Chernobyl's deadly legacy -- 15 years on
KIEV, Ukraine -- Ukraine is marking the 15th anniversary of the world's worst nuclear accident, with the Chernobyl power plant finally lying idle.
But the former Eastern Bloc country is still dealing with the deadly legacy of the catastrophic explosion and fire on April 26, 1986, which sent a large radiation cloud over much of Europe and contaminated large areas of then-Soviet Ukraine, Russia and Belarus.
With the last operating reactor at Chernobyl shut in December, the government is struggling to provide employment to some 6,000 Chernobyl workers and take care of the workers' town of Slavutych.
"The 2001 budget did not provide for the social needs and for works related to the plant's closure," says Chernobyl Director Vitaly Tolstonohov. "We had to do much work in resolving the questions of financing, and have partially solved them."
More than 4,000 people who took part in the hasty clean-up have died, according to government estimates, and over 70,000 Ukrainians left fully disabled.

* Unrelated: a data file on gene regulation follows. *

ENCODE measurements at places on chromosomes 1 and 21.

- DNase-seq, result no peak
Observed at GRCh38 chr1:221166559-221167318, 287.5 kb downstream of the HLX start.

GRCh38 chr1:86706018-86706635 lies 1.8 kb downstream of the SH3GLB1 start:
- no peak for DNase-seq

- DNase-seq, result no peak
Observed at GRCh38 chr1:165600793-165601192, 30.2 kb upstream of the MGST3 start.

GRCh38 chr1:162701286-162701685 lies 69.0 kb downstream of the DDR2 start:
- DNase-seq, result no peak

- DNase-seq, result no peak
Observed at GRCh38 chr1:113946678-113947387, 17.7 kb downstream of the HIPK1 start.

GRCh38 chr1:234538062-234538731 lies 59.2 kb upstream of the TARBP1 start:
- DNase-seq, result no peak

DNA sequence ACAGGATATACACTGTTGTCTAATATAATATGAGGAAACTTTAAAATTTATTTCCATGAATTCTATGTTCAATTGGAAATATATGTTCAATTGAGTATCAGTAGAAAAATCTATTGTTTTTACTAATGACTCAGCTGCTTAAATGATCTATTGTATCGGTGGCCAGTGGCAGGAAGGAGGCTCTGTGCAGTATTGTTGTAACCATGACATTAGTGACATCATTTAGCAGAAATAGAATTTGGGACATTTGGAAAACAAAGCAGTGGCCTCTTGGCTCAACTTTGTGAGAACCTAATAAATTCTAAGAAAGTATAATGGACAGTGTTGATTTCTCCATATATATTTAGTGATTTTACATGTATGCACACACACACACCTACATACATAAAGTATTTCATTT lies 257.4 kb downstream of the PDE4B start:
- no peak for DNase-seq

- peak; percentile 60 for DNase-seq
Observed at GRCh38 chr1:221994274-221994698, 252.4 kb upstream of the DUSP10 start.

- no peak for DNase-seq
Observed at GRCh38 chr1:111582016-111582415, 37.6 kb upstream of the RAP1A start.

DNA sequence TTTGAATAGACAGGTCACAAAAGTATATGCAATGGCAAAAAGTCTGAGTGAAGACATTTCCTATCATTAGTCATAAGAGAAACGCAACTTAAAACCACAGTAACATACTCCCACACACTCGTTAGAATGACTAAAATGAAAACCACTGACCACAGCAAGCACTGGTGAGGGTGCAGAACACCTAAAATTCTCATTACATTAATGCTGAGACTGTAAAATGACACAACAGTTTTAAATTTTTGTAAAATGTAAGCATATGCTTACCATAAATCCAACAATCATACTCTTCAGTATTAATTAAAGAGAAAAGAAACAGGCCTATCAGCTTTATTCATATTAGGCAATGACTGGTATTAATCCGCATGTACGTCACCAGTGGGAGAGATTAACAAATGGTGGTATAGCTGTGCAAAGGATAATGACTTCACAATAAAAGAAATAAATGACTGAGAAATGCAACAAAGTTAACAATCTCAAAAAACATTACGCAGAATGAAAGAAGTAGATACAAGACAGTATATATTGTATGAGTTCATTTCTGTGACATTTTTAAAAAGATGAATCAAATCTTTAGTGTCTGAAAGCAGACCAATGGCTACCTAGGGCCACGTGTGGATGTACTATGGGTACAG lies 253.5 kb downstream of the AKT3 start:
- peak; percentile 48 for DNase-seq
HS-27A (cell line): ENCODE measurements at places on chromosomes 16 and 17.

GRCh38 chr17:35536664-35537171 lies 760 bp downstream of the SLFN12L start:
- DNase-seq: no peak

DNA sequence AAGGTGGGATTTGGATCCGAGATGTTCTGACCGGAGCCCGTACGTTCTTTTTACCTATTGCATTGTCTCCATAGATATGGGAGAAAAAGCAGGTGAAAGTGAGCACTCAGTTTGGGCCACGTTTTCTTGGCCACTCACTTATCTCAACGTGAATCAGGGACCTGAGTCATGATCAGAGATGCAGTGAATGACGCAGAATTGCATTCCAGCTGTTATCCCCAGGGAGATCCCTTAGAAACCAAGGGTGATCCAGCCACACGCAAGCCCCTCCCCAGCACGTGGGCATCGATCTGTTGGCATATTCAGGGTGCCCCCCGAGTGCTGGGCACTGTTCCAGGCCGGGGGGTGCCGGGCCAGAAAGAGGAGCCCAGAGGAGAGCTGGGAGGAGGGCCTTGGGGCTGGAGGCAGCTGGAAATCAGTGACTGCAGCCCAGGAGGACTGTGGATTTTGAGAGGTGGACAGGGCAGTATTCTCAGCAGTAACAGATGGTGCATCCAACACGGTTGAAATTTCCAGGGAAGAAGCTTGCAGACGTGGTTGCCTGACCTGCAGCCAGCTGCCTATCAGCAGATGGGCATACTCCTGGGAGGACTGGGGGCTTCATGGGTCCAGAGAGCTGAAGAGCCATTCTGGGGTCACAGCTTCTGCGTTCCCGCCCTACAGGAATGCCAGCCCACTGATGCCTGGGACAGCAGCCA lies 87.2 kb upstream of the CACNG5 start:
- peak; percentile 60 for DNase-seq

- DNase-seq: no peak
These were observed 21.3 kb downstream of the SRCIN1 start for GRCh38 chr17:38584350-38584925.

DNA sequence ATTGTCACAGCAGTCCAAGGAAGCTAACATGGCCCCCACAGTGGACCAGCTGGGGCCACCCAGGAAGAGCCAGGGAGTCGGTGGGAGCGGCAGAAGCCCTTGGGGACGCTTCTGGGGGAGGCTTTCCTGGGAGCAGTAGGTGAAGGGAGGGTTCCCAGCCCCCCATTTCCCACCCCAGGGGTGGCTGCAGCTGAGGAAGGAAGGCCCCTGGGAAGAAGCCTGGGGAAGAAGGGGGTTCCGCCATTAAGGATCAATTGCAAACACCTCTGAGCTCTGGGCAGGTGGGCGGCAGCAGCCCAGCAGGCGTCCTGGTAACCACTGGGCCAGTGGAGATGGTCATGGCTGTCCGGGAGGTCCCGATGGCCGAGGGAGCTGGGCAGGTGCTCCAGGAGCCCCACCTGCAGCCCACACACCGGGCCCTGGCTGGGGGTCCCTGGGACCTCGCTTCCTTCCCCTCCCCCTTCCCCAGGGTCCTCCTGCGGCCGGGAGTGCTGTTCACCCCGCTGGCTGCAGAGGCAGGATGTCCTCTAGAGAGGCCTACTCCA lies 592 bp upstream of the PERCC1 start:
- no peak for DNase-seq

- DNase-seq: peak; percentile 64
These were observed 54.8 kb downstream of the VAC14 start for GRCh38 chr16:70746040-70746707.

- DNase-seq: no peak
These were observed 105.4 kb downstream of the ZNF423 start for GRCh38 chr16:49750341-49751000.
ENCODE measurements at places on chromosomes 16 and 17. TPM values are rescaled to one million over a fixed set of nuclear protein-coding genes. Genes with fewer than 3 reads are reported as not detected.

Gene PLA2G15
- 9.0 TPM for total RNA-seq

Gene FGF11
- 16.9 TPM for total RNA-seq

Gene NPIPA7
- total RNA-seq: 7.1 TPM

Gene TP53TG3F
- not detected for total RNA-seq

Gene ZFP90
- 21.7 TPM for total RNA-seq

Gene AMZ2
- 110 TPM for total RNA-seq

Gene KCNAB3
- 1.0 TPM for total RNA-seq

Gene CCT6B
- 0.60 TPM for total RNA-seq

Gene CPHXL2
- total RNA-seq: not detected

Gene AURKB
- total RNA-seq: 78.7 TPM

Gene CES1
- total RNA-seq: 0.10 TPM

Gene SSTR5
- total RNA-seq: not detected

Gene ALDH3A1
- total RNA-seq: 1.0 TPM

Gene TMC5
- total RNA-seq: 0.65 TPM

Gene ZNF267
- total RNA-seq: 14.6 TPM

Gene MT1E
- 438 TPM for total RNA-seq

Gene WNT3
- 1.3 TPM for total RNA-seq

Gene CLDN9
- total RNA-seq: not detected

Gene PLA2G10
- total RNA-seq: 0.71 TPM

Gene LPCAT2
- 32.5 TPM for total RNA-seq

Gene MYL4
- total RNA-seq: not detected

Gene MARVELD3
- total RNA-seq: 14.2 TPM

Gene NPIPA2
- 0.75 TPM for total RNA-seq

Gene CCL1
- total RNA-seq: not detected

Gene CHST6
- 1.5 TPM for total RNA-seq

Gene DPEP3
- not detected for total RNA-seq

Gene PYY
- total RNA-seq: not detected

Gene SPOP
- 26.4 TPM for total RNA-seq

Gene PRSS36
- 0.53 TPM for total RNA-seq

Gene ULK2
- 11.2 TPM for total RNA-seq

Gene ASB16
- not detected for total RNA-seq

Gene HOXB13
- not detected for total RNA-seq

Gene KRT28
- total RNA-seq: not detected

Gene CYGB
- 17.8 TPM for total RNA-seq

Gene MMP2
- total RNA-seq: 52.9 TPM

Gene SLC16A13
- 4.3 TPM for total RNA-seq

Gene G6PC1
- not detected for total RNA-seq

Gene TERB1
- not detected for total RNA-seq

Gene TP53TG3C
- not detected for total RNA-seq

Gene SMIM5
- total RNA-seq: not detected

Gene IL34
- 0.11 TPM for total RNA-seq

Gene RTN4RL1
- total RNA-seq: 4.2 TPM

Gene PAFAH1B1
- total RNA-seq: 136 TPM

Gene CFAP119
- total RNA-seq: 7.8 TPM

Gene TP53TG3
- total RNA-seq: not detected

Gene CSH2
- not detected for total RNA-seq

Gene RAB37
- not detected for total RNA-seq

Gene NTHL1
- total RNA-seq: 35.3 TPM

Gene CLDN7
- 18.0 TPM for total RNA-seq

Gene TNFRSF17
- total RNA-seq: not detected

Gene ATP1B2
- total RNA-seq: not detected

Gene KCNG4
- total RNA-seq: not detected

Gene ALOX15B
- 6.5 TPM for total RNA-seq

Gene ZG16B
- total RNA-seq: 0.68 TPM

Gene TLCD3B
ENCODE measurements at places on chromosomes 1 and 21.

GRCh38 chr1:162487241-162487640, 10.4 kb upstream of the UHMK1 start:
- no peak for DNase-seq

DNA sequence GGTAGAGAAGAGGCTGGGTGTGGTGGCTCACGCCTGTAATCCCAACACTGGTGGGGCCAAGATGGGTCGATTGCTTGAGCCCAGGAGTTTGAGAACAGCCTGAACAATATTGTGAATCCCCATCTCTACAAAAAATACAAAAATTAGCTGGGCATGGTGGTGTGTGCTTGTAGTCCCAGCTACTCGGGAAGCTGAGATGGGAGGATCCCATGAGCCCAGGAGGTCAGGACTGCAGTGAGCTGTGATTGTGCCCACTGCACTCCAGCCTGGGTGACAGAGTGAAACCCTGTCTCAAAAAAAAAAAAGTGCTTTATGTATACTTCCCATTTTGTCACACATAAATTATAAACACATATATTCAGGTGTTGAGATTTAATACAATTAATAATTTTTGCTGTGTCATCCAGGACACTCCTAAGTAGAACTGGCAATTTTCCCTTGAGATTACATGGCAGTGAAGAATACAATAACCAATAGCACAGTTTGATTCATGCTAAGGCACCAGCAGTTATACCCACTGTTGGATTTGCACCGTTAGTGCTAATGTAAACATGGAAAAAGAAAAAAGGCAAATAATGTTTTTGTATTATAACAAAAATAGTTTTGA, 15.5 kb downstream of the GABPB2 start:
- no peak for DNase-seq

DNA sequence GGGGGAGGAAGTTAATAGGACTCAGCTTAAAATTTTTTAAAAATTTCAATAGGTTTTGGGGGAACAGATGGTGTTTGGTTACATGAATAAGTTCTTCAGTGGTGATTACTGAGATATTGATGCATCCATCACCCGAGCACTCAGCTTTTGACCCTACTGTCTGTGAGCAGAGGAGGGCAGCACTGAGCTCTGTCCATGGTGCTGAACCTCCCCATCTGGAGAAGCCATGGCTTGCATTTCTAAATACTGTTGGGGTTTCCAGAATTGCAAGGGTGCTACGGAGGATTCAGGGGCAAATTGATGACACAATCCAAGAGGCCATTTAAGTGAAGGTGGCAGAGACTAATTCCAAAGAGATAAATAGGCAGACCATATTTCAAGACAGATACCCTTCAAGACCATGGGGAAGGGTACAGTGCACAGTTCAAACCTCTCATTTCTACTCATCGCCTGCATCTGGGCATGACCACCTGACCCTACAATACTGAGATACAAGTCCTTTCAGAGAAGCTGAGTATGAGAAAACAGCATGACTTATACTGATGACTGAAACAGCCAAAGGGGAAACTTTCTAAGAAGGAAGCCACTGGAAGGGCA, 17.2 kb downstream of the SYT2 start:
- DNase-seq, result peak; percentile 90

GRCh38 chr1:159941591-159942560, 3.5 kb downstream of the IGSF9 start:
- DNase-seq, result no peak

Altogether, Ukraine's health ministry estimates that one in 16 of the population of 49 million is suffering from grave health disorders linked to the disaster with 400,000 adults and 1.1. million children entitle to state aid.
Thyroid cancers in particular are on the rise -- with neighbouring Belarus having similar problems.
Several thousand of those affected gathered in Kiev in the weekend to protests that they were not receiving their state entitlement.
"Chernobyl victims are now owned 737 million hryvna ($136 million) and the debt grows by up to 40 million hryvna every month," said Yuriy Andreev, who heads a victims' union.
The greatest worry remains the visibly rusting concrete and steel sarcophagus over the ruined reactor which a $758 million internationally-funded project now aims to make environmentally safe.
And there is growing frustration that other money promised by the international community to compensate for the loss of Chernobyl electricity -- in particular to complete two new reactors -- has not materialised, with the European Bank for Reconstruction and Development raising new conditions for loans.
"I consider this is as unwillingness to fund construction of the reactors," said President Leonid Kuchma.
"Why do we go with our hand outstretched, and they always beat us on our hands by various conditions? Didn't we know that it would be so when we were closing down Chernobyl?"
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